When observed under a microscope and tested in other ways, metastatic cancer cells have features like that of the primary cancer and not like the cells in the place where the metastatic cancer is found. This is how doctors can tell that it is cancer that has spread from another part of the body.

Metastatic cancer has the same name as the primary cancer. For example, breast cancer that spreads to the lung is called metastatic breast cancer, not lung cancer. It is treated as stage IV breast cancer, not as lung cancer.

Sometimes when people are diagnosed with metastatic cancer, doctors cannot tell where it started. This type of cancer is called cancer of unknown primary origin, or CUP. See the Carcinoma of Unknown Primary page for more information.

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I Am Sorry To Hear Of Your

I am sorry to hear of your diagnosis. Are you getting treatment? Do not listen to the numbers, a friend of my moms had breast cancer that spread to bones 12 years ago, she is still her getting regular maintenance treatments and leading a fairly normal life.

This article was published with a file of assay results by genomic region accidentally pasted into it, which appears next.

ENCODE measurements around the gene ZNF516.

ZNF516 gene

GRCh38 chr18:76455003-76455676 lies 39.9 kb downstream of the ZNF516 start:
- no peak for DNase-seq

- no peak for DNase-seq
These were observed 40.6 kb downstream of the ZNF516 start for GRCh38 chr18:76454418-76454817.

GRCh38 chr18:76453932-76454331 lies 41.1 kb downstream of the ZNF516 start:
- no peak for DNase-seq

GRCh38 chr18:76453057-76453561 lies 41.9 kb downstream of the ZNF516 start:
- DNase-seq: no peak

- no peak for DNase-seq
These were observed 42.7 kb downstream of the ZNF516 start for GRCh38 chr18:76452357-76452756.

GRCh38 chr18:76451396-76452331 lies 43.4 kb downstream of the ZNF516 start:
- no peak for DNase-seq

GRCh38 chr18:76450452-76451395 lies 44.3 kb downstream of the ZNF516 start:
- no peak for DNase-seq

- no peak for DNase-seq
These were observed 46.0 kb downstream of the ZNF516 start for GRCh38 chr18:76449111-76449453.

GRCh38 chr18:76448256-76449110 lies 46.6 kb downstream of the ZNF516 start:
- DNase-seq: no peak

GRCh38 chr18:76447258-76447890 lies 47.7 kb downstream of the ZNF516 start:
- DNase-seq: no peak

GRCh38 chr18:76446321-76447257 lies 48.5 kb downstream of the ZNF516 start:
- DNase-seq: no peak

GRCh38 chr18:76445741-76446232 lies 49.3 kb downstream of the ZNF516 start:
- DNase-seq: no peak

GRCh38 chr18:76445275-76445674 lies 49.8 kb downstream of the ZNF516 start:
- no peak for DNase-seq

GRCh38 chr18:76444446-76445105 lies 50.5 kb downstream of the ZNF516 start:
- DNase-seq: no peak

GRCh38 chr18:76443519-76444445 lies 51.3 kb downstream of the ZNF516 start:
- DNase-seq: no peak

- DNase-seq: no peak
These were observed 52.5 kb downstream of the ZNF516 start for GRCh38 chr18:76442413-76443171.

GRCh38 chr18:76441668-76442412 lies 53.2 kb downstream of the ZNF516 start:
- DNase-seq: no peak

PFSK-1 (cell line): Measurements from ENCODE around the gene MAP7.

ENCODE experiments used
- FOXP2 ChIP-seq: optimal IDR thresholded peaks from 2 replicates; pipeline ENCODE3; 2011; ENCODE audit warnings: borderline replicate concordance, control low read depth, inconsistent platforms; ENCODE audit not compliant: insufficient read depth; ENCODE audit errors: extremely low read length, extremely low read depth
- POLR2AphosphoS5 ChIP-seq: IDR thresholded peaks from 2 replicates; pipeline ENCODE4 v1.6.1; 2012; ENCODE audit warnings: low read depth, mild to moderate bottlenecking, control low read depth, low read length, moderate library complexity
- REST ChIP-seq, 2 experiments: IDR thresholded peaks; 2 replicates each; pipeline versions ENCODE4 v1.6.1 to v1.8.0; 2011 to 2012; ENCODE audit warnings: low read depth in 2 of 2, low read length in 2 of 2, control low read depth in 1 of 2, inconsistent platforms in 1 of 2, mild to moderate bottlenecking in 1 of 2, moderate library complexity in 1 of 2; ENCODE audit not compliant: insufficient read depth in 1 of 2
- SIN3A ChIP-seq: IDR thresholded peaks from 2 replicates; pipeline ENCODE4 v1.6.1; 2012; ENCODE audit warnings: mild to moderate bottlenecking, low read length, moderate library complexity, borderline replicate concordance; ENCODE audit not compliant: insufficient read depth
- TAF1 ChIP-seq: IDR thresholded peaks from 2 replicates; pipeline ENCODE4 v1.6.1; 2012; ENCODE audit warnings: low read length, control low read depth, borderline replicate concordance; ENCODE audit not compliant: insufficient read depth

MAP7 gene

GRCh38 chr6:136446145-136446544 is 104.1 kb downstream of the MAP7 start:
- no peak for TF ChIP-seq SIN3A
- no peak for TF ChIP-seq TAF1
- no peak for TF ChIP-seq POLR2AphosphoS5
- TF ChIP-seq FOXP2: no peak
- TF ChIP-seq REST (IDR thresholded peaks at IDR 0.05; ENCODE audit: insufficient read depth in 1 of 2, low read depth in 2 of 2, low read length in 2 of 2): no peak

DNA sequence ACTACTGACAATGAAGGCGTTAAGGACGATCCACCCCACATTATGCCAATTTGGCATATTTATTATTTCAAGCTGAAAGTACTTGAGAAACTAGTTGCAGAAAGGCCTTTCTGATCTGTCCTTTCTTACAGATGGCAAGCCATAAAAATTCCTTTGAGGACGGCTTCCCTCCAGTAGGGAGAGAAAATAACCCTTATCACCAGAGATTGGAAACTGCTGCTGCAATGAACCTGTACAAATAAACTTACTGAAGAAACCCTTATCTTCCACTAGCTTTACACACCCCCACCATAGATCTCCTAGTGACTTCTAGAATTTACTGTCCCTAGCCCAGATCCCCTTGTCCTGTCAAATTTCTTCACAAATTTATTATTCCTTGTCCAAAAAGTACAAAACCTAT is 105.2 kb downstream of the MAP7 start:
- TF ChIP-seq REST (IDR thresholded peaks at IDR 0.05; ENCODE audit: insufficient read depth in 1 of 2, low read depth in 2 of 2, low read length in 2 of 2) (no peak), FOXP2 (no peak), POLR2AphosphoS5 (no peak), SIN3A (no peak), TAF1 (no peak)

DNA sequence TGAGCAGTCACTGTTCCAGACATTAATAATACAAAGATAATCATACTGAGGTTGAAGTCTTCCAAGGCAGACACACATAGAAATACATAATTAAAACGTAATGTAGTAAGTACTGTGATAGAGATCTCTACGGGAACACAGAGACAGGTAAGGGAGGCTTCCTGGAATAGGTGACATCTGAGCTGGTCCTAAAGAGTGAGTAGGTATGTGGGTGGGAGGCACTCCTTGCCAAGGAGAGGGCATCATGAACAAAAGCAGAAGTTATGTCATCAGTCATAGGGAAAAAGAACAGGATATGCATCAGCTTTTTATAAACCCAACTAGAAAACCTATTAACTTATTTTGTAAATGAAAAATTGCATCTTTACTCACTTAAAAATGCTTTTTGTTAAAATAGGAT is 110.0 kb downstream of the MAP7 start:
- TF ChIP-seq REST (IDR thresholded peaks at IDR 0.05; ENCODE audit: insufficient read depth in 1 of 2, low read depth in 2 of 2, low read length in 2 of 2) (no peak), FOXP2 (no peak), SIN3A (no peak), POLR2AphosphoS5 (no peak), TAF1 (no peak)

They are finally doing brain MRI today Oncologist said he would leave it up to the neurologist to decide whether to test spinal fluid…I’m thinking DO IT!! All other body scans are good so tackle all of the central nervous system instead of waiting for the next shoe to drop.

Mom’s was detected in her thoratic spine 3/31, she had radiation for that and the tumor is gone, I guess if it is in the fluid it is a whole different game.

My best to you, thanks for your post…

Palliative And Supportive Care

Metastatic adenocarcinoma definition, symptoms, diagnosis ...

Palliative and supportive care focuses on symptom control and support.